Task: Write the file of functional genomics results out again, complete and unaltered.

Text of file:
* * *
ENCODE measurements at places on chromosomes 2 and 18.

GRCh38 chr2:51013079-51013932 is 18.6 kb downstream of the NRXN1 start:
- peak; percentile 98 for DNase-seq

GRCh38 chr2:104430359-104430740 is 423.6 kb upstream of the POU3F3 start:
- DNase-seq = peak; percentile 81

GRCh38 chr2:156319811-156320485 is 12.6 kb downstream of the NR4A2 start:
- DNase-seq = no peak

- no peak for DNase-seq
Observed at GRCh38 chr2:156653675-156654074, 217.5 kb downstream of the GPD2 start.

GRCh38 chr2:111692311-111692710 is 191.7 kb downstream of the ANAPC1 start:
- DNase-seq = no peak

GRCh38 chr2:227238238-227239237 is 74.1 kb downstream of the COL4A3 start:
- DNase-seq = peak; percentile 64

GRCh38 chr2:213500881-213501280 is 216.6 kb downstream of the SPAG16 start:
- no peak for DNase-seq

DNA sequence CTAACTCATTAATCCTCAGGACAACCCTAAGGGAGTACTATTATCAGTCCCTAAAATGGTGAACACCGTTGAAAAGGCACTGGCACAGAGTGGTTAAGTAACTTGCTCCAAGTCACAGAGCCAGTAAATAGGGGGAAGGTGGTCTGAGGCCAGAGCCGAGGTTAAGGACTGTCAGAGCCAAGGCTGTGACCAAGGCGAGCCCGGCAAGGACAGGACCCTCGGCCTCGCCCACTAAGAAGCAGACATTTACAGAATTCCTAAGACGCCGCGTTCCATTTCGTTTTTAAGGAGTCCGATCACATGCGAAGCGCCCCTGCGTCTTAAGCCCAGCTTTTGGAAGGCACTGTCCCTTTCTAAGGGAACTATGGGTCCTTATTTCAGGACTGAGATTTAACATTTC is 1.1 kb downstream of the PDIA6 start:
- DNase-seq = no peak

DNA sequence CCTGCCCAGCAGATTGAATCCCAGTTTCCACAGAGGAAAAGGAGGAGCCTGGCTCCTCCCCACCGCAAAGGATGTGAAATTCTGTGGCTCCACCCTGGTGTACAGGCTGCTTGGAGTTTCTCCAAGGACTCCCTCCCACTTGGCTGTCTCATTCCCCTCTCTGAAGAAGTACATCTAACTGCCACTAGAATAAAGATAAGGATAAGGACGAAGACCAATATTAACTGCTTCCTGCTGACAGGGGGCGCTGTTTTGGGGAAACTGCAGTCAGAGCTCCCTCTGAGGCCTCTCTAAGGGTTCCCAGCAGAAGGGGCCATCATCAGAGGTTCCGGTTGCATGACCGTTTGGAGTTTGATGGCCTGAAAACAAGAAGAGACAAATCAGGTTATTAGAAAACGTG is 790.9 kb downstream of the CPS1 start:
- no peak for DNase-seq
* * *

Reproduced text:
ENCODE measurements at places on chromosomes 2 and 18.

GRCh38 chr2:51013079-51013932 is 18.6 kb downstream of the NRXN1 start:
- peak; percentile 98 for DNase-seq

GRCh38 chr2:104430359-104430740 is 423.6 kb upstream of the POU3F3 start:
- DNase-seq = peak; percentile 81

GRCh38 chr2:156319811-156320485 is 12.6 kb downstream of the NR4A2 start:
- DNase-seq = no peak

- no peak for DNase-seq
Observed at GRCh38 chr2:156653675-156654074, 217.5 kb downstream of the GPD2 start.

GRCh38 chr2:111692311-111692710 is 191.7 kb downstream of the ANAPC1 start:
- DNase-seq = no peak

GRCh38 chr2:227238238-227239237 is 74.1 kb downstream of the COL4A3 start:
- DNase-seq = peak; percentile 64

GRCh38 chr2:213500881-213501280 is 216.6 kb downstream of the SPAG16 start:
- no peak for DNase-seq

DNA sequence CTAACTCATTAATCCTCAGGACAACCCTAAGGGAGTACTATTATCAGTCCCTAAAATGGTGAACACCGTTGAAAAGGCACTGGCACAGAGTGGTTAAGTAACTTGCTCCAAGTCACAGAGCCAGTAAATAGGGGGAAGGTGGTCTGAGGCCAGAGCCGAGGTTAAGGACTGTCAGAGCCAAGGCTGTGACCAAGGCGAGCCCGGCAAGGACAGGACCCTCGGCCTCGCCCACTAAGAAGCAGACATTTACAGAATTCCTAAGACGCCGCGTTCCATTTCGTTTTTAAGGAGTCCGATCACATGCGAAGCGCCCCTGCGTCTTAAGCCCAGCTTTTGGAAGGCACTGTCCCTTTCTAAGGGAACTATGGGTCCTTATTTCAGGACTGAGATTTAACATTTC is 1.1 kb downstream of the PDIA6 start:
- DNase-seq = no peak

DNA sequence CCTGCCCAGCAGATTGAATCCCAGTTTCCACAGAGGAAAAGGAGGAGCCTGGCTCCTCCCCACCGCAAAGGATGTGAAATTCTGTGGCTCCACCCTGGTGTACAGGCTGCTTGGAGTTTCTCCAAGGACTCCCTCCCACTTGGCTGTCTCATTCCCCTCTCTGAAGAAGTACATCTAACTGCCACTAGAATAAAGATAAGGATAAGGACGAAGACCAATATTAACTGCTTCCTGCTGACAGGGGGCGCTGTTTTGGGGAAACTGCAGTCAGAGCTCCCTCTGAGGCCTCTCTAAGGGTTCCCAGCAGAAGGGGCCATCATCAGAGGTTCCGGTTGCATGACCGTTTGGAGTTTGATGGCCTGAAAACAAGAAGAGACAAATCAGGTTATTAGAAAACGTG is 790.9 kb downstream of the CPS1 start:
- no peak for DNase-seq